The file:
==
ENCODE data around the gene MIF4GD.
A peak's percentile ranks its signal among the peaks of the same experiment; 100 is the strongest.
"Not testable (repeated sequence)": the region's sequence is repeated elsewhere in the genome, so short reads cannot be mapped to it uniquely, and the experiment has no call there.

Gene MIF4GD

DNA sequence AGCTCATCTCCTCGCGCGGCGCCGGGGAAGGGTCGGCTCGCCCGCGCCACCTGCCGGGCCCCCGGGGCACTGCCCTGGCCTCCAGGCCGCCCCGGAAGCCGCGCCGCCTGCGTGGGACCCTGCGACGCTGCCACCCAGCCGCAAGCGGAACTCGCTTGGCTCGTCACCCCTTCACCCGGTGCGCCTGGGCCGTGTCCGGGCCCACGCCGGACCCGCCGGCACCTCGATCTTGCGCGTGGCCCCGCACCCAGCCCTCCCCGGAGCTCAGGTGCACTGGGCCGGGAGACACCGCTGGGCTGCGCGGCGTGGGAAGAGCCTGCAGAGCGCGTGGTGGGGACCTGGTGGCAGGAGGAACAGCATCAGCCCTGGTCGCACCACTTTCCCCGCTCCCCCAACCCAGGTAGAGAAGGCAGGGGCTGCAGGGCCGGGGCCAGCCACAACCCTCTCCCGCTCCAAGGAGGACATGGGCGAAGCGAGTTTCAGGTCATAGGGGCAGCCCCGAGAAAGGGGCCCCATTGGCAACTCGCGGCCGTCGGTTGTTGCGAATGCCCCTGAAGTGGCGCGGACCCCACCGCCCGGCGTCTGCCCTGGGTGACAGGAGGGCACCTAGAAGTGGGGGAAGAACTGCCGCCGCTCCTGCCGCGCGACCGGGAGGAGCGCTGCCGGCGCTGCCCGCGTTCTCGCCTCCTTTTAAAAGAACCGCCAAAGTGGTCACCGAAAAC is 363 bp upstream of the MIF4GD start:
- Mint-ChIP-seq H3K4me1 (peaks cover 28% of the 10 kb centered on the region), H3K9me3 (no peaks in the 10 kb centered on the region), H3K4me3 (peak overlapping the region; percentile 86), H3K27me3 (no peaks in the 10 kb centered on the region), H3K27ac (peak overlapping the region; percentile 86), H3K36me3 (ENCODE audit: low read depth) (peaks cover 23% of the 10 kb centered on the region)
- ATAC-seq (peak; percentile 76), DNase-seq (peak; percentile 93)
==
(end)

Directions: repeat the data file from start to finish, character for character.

ENCODE data around the gene MIF4GD.
A peak's percentile ranks its signal among the peaks of the same experiment; 100 is the strongest.
"Not testable (repeated sequence)": the region's sequence is repeated elsewhere in the genome, so short reads cannot be mapped to it uniquely, and the experiment has no call there.

Gene MIF4GD

DNA sequence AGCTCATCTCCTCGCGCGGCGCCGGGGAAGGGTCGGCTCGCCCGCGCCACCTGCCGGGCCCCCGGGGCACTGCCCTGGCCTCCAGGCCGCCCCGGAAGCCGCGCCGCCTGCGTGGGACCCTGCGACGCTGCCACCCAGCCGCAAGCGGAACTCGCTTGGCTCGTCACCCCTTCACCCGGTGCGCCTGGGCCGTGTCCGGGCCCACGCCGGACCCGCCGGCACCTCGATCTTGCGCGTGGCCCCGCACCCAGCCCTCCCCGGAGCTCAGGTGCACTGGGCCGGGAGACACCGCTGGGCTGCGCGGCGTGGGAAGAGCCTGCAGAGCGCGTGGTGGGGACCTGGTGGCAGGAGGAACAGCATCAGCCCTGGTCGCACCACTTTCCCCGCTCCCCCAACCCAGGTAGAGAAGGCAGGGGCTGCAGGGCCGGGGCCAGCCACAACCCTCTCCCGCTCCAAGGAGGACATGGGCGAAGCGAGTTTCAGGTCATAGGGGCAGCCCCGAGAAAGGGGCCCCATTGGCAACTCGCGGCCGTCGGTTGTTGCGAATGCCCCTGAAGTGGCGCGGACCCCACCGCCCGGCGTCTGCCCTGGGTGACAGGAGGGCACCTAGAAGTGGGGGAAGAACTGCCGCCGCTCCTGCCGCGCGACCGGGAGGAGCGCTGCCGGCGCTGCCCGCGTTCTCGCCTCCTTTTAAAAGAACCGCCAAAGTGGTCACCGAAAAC is 363 bp upstream of the MIF4GD start:
- Mint-ChIP-seq H3K4me1 (peaks cover 28% of the 10 kb centered on the region), H3K9me3 (no peaks in the 10 kb centered on the region), H3K4me3 (peak overlapping the region; percentile 86), H3K27me3 (no peaks in the 10 kb centered on the region), H3K27ac (peak overlapping the region; percentile 86), H3K36me3 (ENCODE audit: low read depth) (peaks cover 23% of the 10 kb centered on the region)
- ATAC-seq (peak; percentile 76), DNase-seq (peak; percentile 93)